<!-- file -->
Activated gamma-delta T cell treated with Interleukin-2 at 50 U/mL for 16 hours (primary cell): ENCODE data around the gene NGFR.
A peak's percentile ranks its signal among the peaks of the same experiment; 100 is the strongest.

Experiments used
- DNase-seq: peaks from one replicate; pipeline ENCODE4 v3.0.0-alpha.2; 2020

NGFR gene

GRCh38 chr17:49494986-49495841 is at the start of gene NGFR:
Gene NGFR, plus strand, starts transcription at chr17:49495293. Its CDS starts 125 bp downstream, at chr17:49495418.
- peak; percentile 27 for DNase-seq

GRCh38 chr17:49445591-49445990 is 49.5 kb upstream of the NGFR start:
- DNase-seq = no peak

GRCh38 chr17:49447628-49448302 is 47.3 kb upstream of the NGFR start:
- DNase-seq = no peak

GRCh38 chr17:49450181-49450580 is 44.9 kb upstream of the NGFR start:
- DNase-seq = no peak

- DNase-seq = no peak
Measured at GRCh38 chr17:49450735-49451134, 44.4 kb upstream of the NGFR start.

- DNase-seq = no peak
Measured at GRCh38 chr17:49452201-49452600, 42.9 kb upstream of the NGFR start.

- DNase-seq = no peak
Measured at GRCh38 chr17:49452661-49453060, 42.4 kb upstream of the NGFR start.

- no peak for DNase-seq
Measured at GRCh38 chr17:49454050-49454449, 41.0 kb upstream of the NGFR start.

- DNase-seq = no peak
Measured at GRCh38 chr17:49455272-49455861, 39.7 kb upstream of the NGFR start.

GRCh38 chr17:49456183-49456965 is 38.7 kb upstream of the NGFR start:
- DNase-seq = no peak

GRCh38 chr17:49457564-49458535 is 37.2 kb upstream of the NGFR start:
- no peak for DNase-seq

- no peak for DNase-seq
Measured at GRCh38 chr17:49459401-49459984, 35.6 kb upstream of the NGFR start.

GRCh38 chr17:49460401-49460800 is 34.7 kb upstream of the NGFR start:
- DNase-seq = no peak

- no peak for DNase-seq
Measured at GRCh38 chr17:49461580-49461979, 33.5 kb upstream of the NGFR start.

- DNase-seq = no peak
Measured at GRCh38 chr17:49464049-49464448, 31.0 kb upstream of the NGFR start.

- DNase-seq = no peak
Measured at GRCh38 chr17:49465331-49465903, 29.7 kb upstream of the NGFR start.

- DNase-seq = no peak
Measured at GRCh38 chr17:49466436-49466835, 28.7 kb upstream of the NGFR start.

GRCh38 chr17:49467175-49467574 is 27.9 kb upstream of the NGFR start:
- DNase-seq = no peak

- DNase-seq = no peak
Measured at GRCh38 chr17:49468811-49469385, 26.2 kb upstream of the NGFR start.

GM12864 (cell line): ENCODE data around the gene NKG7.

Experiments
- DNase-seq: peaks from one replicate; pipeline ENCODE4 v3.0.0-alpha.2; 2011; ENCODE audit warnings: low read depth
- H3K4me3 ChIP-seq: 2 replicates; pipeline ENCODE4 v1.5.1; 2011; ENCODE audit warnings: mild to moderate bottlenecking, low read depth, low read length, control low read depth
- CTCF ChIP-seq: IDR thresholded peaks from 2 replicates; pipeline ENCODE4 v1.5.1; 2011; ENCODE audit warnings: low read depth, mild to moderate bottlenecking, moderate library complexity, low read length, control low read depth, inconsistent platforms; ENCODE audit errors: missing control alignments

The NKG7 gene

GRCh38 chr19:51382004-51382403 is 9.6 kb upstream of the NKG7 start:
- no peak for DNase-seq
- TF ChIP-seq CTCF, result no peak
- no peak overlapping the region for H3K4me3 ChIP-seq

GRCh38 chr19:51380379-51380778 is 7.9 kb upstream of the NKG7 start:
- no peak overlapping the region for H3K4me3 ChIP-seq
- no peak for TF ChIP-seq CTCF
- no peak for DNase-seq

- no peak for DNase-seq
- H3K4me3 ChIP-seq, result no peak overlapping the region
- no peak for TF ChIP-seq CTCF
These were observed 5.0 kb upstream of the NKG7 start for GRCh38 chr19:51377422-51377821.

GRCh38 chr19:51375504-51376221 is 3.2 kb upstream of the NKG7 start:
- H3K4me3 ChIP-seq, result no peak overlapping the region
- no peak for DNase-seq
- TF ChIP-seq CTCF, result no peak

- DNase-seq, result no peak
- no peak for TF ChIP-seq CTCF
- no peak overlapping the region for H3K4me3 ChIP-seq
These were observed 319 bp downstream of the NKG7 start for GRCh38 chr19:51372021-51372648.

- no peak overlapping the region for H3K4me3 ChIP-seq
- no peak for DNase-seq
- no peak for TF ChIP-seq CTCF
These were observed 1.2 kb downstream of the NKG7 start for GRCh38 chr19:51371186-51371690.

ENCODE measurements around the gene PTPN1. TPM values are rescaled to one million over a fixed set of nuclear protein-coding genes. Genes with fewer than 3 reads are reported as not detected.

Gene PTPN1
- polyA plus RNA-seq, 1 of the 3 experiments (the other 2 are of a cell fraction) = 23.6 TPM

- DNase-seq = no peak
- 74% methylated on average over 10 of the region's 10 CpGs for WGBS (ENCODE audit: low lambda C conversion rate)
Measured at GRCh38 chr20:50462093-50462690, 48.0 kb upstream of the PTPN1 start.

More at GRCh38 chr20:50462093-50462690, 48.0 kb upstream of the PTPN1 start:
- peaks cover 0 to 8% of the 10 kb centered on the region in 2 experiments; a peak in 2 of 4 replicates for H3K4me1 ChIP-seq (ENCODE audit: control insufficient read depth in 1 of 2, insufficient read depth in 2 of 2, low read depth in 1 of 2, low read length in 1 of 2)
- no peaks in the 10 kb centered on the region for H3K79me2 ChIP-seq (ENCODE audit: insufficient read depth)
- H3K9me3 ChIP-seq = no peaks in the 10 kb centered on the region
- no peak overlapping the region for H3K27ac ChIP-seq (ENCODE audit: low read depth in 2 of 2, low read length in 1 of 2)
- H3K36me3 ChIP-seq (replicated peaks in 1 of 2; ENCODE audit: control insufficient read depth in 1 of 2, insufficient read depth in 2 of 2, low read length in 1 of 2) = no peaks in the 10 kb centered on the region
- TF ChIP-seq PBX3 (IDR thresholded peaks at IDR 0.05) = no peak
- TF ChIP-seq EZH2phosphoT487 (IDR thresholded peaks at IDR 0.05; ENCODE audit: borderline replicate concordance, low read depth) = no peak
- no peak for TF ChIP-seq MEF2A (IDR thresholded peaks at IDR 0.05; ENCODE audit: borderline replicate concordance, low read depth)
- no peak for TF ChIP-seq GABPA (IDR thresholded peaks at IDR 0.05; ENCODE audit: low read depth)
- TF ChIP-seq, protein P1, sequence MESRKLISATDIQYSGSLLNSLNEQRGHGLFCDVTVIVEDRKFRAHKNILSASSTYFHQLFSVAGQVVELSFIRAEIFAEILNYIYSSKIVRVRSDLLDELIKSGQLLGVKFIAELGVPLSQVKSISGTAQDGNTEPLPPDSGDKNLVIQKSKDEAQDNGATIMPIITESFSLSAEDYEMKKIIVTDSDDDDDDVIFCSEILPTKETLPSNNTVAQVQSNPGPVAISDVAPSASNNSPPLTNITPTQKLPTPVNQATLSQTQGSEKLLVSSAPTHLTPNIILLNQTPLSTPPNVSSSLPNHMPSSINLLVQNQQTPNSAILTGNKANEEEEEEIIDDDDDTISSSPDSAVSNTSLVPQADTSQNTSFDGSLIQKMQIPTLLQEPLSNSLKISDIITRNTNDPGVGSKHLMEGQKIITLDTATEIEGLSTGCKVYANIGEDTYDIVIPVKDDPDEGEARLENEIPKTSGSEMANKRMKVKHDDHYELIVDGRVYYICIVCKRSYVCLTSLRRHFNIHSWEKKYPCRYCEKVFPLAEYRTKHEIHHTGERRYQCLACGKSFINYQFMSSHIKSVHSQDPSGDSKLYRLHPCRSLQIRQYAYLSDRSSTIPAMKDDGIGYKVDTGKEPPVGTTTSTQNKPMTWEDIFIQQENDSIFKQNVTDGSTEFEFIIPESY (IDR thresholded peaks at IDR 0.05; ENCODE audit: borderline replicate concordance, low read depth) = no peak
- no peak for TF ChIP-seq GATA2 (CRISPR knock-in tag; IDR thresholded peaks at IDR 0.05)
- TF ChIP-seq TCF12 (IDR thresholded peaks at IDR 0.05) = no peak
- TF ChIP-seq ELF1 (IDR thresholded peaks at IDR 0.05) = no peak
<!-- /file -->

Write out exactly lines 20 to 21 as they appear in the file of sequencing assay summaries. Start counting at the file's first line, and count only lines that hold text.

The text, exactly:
Measured at GRCh38 chr17:49452661-49453060, 42.4 kb upstream of the NGFR start.

- no peak for DNase-seq